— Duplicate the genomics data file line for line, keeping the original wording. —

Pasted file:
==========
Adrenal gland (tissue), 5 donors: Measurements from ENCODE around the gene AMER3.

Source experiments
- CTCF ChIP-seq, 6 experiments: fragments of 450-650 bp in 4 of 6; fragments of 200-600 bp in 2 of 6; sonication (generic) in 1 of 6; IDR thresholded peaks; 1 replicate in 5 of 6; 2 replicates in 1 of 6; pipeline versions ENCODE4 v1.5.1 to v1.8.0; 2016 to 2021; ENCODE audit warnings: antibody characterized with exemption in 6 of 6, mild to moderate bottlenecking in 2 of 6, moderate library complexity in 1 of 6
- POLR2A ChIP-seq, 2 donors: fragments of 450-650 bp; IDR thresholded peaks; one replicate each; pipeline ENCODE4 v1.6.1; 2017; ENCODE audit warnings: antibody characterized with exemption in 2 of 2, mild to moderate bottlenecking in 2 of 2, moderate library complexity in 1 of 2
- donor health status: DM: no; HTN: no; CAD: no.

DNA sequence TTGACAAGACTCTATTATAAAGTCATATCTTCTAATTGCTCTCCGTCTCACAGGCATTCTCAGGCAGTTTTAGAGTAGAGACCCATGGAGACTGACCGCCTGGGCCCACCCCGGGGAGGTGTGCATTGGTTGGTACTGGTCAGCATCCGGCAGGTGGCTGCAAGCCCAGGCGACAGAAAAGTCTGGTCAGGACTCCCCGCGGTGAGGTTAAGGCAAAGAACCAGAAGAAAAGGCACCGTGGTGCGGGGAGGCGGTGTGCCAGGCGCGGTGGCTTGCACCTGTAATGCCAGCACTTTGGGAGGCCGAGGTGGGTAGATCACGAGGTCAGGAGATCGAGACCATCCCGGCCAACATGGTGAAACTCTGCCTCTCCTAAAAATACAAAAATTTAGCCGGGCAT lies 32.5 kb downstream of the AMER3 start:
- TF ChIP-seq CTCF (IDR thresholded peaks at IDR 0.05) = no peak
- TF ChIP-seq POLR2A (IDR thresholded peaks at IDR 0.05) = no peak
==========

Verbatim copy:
Adrenal gland (tissue), 5 donors: Measurements from ENCODE around the gene AMER3.

Source experiments
- CTCF ChIP-seq, 6 experiments: fragments of 450-650 bp in 4 of 6; fragments of 200-600 bp in 2 of 6; sonication (generic) in 1 of 6; IDR thresholded peaks; 1 replicate in 5 of 6; 2 replicates in 1 of 6; pipeline versions ENCODE4 v1.5.1 to v1.8.0; 2016 to 2021; ENCODE audit warnings: antibody characterized with exemption in 6 of 6, mild to moderate bottlenecking in 2 of 6, moderate library complexity in 1 of 6
- POLR2A ChIP-seq, 2 donors: fragments of 450-650 bp; IDR thresholded peaks; one replicate each; pipeline ENCODE4 v1.6.1; 2017; ENCODE audit warnings: antibody characterized with exemption in 2 of 2, mild to moderate bottlenecking in 2 of 2, moderate library complexity in 1 of 2
- donor health status: DM: no; HTN: no; CAD: no.

DNA sequence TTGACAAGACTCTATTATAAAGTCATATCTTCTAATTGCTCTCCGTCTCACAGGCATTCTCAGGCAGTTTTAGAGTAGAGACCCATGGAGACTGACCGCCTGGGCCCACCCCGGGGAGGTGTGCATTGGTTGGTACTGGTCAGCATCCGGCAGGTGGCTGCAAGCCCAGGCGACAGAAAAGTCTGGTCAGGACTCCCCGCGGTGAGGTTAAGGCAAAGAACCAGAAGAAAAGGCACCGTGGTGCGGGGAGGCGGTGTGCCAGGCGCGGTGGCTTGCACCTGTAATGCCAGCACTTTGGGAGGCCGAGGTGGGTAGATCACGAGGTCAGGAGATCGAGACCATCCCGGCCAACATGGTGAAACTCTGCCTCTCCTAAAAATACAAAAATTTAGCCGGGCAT lies 32.5 kb downstream of the AMER3 start:
- TF ChIP-seq CTCF (IDR thresholded peaks at IDR 0.05) = no peak
- TF ChIP-seq POLR2A (IDR thresholded peaks at IDR 0.05) = no peak